Sen. Manchin Refuses to Say If He Supports Biden’s 2024 Race

Sen. Joe Manchin (D-W.Va.) has repeatedly refused to commit support for President Joe Biden’s potential 2024 race.

When asked by CNN anchor Jake Tapper on Sunday whether Biden deserves a second term, Manchin refused to give a direct answer, saying “I’m not getting involved in any election right now. 2022, 2024, I’m not speculating on it.”

He asserted his further support and collaboration with the Biden administration for the sake of the people of West Virginia and the nation.

“President Biden is my president right now, and I’m going to work with him and his administration to the best of my ability to help the people in my state of West Virginia and this country. And we have agreements,” Manchin said.

The congressman further shifted his focus to inflation, the matter that he said is currently upsetting people.

“This is about today’s inflation rates killing people. We have got to get the inflation rate down,” he said.

To that end, Manchin emphasized an “energy policy that works for America.”

In comments to Tapper, he further said, “We are not going to raise taxes but people should be paying their fair share, especially the largest corporations in America that have a billion dollars of value or greater. Can’t they pay at least 15 percent so that we can move forward and be the leader of the world and the superpower that we are.”

Backing Tax Hike Bill

His statement seems to be at odds with the “Inflation Reduction Act of 2022,” that he recently signed off on.

The senator announced on July 27 that he has reached a deal with Senate majority leader Chuck Schumer (D-N.Y.) on energy, taxes, and health care to advance what appears to be a revised, alternate version to the Build Back Better bill.

The measure seeks to generate an estimated $739 billion in new revenue over the next 10 years. A large portion of the money—an estimated $313 billion—is expected to be generated by increasing the corporate minimum tax to 15 percent.

The new spending package, now dubbed the “Inflation Reduction Act of 2022,” will “address record inflation by paying down our national debt, lowering energy costs, and lowering healthcare costs,” Manchin said in a lengthy statement.

Yet, some Republican lawmakers heavily criticized the measure, saying the bill would accomplish the opposite and make matters even worse.

Senate Minority Leader Mitch McConnell (R-Ky.), said the measure would only kill jobs by raising taxes.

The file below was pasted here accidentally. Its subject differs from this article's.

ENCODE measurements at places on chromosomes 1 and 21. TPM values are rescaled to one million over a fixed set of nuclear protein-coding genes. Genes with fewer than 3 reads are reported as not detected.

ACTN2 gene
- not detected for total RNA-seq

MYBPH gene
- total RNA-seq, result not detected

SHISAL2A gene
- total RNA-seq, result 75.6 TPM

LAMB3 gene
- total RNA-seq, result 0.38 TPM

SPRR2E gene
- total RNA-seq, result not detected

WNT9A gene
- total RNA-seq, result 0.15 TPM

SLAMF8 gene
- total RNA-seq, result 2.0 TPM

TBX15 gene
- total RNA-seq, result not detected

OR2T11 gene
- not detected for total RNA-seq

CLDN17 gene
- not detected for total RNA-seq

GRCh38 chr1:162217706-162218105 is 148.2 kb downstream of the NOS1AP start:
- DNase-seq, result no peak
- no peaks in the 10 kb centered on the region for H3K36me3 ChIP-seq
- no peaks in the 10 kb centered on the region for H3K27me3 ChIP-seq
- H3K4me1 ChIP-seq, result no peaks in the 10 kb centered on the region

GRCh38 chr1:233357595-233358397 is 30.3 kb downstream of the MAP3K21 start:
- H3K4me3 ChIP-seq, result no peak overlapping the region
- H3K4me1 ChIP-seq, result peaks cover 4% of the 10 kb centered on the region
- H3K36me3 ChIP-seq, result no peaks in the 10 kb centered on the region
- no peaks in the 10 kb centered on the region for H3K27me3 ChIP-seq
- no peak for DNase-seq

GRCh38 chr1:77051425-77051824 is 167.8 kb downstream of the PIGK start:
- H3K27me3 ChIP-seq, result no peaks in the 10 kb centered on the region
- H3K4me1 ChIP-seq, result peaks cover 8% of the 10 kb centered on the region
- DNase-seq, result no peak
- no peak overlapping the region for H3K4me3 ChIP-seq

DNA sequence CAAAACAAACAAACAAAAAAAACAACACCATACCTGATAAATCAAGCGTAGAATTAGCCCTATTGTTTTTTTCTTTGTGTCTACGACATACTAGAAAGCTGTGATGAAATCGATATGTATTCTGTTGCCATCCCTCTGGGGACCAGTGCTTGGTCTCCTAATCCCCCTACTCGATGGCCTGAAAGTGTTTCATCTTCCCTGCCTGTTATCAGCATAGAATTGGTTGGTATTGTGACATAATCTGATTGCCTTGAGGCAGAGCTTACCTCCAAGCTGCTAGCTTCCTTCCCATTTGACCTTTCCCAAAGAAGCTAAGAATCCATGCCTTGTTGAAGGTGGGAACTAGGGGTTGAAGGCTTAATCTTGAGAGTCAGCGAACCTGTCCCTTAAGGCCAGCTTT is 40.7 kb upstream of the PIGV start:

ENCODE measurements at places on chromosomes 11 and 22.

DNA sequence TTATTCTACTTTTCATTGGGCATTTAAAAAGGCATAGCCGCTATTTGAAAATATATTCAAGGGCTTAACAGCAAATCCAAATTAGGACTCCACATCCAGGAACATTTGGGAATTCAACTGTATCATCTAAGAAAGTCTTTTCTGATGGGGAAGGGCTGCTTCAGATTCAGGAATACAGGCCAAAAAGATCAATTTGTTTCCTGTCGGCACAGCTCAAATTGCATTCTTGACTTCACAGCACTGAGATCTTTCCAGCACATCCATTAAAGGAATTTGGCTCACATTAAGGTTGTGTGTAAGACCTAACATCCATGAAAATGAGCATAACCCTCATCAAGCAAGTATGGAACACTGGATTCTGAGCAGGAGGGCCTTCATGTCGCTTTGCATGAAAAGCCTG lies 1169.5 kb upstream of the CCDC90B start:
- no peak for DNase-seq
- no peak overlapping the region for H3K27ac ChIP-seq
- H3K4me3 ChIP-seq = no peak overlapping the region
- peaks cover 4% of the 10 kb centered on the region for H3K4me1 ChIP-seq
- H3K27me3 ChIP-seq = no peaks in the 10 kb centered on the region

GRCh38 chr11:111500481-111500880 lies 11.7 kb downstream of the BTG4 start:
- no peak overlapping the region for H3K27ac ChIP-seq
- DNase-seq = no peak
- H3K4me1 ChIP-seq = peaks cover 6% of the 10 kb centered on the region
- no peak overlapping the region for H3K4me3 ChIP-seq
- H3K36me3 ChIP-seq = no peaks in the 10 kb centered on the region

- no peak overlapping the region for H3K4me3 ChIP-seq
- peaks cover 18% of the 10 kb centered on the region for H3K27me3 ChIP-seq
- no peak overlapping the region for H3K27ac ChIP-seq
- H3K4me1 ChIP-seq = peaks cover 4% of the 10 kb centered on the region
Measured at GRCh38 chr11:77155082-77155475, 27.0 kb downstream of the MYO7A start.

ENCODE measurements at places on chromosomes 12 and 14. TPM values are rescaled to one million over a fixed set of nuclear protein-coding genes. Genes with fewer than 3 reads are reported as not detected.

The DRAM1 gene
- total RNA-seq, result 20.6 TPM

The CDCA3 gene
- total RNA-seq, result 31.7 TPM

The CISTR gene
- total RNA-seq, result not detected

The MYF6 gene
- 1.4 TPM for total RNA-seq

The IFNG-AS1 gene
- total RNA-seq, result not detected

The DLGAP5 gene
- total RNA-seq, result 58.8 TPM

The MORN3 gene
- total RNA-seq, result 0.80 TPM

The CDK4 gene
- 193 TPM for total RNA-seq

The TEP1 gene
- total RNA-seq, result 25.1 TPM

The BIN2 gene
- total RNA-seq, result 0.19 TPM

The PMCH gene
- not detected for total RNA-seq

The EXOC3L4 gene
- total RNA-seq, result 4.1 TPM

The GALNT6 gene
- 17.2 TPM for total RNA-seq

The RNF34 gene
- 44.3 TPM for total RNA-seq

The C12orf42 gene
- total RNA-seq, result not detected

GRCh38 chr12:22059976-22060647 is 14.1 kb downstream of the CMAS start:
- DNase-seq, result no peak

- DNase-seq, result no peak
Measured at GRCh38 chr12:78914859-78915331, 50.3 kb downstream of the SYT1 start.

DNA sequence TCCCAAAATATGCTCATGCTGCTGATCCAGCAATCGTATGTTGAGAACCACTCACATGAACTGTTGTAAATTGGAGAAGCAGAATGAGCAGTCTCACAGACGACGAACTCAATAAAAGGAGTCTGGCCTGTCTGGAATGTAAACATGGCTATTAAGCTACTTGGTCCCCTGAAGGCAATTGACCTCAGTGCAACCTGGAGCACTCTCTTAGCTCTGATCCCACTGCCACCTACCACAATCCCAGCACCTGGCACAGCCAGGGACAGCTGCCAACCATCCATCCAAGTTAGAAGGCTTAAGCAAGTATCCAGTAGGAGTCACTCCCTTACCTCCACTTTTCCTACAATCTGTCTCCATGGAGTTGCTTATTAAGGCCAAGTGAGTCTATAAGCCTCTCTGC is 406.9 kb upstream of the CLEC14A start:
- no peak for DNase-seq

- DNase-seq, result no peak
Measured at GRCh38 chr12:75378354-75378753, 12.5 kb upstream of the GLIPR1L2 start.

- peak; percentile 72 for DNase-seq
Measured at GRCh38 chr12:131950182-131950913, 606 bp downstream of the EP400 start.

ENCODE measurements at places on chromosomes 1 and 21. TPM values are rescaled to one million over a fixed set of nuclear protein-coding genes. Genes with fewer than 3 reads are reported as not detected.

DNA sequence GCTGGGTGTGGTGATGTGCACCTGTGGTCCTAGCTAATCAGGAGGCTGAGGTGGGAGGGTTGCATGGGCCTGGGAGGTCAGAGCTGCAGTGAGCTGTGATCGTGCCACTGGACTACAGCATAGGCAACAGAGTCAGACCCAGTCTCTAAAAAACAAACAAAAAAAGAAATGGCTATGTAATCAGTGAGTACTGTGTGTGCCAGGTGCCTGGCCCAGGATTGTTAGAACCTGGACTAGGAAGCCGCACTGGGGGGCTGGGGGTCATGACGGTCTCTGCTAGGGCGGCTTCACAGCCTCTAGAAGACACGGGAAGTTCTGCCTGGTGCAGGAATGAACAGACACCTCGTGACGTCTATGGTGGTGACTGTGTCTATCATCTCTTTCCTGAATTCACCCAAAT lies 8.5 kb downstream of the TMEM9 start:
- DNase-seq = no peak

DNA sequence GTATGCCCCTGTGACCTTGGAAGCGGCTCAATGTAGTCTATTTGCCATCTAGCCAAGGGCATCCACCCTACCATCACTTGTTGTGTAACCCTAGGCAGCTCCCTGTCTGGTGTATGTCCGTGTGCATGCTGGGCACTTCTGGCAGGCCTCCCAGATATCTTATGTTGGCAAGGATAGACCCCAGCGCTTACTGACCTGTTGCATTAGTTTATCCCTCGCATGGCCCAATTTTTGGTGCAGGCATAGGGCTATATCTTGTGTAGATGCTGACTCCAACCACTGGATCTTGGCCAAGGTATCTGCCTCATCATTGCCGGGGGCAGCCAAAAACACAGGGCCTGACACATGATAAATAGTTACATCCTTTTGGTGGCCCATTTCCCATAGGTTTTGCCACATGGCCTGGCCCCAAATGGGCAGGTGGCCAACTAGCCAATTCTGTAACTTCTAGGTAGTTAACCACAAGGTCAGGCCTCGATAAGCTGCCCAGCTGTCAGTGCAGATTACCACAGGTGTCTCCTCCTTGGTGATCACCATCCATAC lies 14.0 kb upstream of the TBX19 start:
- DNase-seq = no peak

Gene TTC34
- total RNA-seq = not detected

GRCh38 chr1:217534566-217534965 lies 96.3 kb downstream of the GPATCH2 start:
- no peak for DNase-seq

“Democrats have already crushed American families with historic inflation. Now they want to pile on giant tax hikes that will hammer workers and kill many thousands of American jobs,” he wrote on Twitter. “First they killed your family’s budget. Now they want to kill your job too.

Continued Reluctance

It was not the first time that Manchin refused to give a clear answer regarding his willingness to back Biden’s 2024 race.

In comments on the subject to CNN’s July 25 “The Chris Cuomo Project,” he said, “we will just have to wait and see.”

“I am not predicting anything or how I would support or not support, or get involved or not,” he added.

Others who are showing reluctance in their support for Biden running again include Reps. Alexandria Ocasio-Cortez (D-N.Y.) and Cori Bush (D-Mo.)

Meanwhile, Rep. Dean Phillips (D-Minn.) has made clear his unwillingness to support Biden if he decides to rejoin the 2024 presidential race.

When asked by local radio, Phillips, the congressman for Minnesota’s third district said that Biden would be an octogenarian by 2024 and hopes “other Democrats step up.”

“I think the country would be well served by a new generation of compelling, well prepared, dynamic Democrats to step up. And with that, I hope we see a resurgence of the principled center-right Republican Party reform.”

According to Phillips, his views on Biden were shared by “most of my colleagues.”

Mimi Nguyen Ly and Caden Pearson contributed to this report.

Hannah Ng


Hannah Ng is a reporter covering U.S. and China news. She holds a master’s degree in international and development economics from the University of Applied Science Berlin.

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